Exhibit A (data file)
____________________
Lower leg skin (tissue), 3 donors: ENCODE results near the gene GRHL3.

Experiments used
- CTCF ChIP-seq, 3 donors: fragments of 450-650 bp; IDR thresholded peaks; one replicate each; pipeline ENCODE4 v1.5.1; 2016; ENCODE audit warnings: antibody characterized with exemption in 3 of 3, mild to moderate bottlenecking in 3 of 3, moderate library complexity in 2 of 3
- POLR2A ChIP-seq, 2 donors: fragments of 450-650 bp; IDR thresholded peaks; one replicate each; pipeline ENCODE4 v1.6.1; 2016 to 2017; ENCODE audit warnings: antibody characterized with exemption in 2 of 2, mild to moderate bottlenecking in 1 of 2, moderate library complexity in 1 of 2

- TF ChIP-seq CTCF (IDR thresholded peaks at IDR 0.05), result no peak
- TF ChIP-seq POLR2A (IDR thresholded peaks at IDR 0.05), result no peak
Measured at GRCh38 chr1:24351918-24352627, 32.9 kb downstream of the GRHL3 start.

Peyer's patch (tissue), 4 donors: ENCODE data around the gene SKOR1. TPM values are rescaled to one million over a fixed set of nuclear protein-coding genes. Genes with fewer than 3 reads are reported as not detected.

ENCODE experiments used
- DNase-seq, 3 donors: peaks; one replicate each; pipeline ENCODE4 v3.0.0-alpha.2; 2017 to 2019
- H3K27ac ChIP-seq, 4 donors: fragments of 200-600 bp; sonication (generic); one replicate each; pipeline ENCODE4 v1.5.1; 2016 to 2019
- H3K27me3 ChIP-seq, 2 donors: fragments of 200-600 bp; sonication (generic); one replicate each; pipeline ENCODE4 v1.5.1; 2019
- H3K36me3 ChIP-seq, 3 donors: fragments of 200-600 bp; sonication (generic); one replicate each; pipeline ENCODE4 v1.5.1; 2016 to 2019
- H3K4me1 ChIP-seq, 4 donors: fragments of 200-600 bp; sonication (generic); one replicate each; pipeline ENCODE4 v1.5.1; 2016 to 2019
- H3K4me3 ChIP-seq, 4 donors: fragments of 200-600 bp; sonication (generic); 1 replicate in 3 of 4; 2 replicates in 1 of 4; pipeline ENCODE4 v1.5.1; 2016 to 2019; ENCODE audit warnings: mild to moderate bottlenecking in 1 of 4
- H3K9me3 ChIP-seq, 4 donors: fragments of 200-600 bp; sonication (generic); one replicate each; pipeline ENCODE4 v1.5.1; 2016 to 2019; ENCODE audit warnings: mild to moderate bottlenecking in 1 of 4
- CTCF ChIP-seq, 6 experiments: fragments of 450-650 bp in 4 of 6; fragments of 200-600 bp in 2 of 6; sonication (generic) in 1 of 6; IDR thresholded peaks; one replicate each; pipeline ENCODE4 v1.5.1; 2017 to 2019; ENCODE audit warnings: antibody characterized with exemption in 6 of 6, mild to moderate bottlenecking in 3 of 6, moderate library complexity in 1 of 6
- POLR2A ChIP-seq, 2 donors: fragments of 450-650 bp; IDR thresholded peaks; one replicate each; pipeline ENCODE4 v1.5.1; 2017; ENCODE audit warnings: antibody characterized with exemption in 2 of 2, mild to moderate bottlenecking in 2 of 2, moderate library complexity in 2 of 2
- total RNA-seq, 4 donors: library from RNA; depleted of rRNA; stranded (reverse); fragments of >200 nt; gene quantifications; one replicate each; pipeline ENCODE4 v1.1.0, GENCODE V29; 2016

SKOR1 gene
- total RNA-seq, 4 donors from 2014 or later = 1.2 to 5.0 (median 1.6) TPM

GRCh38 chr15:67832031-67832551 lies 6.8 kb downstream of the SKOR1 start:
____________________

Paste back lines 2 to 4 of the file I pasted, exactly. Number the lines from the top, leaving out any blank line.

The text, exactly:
Experiments used
- CTCF ChIP-seq, 3 donors: fragments of 450-650 bp; IDR thresholded peaks; one replicate each; pipeline ENCODE4 v1.5.1; 2016; ENCODE audit warnings: antibody characterized with exemption in 3 of 3, mild to moderate bottlenecking in 3 of 3, moderate library complexity in 2 of 3
- POLR2A ChIP-seq, 2 donors: fragments of 450-650 bp; IDR thresholded peaks; one replicate each; pipeline ENCODE4 v1.6.1; 2016 to 2017; ENCODE audit warnings: antibody characterized with exemption in 2 of 2, mild to moderate bottlenecking in 1 of 2, moderate library complexity in 1 of 2